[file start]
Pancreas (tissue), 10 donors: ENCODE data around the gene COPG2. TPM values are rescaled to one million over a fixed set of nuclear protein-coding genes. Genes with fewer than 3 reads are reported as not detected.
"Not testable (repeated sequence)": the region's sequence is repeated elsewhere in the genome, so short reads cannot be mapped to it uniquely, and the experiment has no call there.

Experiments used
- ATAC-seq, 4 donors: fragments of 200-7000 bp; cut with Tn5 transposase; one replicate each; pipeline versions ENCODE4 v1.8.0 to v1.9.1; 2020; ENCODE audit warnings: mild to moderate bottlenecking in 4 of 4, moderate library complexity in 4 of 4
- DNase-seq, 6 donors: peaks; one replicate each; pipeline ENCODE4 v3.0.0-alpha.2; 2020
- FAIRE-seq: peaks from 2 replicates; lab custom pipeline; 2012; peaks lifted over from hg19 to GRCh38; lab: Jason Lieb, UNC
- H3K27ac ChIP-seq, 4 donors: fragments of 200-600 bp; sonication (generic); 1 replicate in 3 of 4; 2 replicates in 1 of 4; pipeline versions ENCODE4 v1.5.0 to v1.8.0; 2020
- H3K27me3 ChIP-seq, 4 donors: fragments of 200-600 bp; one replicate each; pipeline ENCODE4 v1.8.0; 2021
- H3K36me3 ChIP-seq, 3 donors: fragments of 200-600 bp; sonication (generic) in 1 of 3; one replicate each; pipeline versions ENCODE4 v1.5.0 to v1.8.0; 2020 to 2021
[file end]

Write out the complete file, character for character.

Pancreas (tissue), 10 donors: ENCODE data around the gene COPG2. TPM values are rescaled to one million over a fixed set of nuclear protein-coding genes. Genes with fewer than 3 reads are reported as not detected.
"Not testable (repeated sequence)": the region's sequence is repeated elsewhere in the genome, so short reads cannot be mapped to it uniquely, and the experiment has no call there.

Experiments used
- ATAC-seq, 4 donors: fragments of 200-7000 bp; cut with Tn5 transposase; one replicate each; pipeline versions ENCODE4 v1.8.0 to v1.9.1; 2020; ENCODE audit warnings: mild to moderate bottlenecking in 4 of 4, moderate library complexity in 4 of 4
- DNase-seq, 6 donors: peaks; one replicate each; pipeline ENCODE4 v3.0.0-alpha.2; 2020
- FAIRE-seq: peaks from 2 replicates; lab custom pipeline; 2012; peaks lifted over from hg19 to GRCh38; lab: Jason Lieb, UNC
- H3K27ac ChIP-seq, 4 donors: fragments of 200-600 bp; sonication (generic); 1 replicate in 3 of 4; 2 replicates in 1 of 4; pipeline versions ENCODE4 v1.5.0 to v1.8.0; 2020
- H3K27me3 ChIP-seq, 4 donors: fragments of 200-600 bp; one replicate each; pipeline ENCODE4 v1.8.0; 2021
- H3K36me3 ChIP-seq, 3 donors: fragments of 200-600 bp; sonication (generic) in 1 of 3; one replicate each; pipeline versions ENCODE4 v1.5.0 to v1.8.0; 2020 to 2021